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The Long Story

Francisco Maestas et al. v. George H. Shone et al.: Mexican AmericanResistance to
School Segregation in the Hispano Homeland, 1912–1914
Ruben Donato, Gonzalo Guzmán & Jarrod Hanson

To cite this article: Ruben Donato, Gonzalo Guzmán & Jarrod Hanson (2017)  Francisco Maestas et al. v. George H. Shone et al. : Mexican American Resistance to School Segregation in the Hispano Homeland, 1912–1914,
Journal of Latinos and Education, 16:1, 3-17, DOI: 10.1080/15348431.2016.1179190

 

The authors in this article argue that the Francisco Maestas et al vs. George H. Shone et al (1914) case is one of the earliest Mexican American challenges to school segregation in the United States. Unidentified for over a century, the lawsuit took place in southern Colorado, a region of the nation where Mexican Americans have deep historical roots. This case was unique because the racial background and linguistic needs of Mexican American children were contested. First, plaintiffs (Mexican Americans) argued their children were racially distinct as Mexicans and used the Colorado Constitution to challenge segregation because the state prohibited public schools from classifying and distinguishing children based on color and race. Defendants (school board members and the superintendent) countered that Mexican American children were Caucasian and claimed they were no different from other White children in the school district. Second, school district officials maintained that non-English speaking Mexican American children were placed in a separate school in order to serve their linguistic needs. The district court judge discovered that school officials had created a policy that sent all Mexican American children to the separate school. To the extent that many Mexican American children were English speaking, the district court judge ruled in favor of Francisco Maestas on the grounds that school officials could not prevent English-speaking Mexican American children from attending schools of their choice in general and schools that were closer to their homes in particular.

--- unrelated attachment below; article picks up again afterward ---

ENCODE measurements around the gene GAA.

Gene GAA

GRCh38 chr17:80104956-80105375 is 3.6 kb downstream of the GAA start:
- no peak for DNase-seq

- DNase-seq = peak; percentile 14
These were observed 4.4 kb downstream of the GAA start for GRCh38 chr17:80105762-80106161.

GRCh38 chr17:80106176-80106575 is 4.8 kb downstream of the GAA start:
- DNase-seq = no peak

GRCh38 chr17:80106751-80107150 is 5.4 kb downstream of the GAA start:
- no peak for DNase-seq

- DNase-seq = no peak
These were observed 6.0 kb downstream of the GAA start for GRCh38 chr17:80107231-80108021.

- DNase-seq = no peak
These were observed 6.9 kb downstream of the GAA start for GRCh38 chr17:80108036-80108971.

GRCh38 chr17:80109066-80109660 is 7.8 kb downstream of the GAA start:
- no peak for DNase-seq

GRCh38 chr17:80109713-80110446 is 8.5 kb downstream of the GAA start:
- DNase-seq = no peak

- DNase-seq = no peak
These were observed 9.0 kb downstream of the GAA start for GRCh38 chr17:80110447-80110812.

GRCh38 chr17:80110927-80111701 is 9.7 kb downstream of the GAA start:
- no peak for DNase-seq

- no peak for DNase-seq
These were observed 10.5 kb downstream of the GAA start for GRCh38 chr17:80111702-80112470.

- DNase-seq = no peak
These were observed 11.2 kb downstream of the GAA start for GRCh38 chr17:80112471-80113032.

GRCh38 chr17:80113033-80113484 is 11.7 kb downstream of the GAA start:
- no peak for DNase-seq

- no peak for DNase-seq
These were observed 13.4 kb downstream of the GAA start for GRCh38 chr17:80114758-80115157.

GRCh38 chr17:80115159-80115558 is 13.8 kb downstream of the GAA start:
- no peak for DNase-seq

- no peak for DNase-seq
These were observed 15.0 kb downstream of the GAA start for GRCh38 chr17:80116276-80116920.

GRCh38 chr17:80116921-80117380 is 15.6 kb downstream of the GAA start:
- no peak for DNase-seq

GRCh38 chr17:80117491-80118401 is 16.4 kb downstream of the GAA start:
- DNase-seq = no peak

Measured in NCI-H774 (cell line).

Abstract

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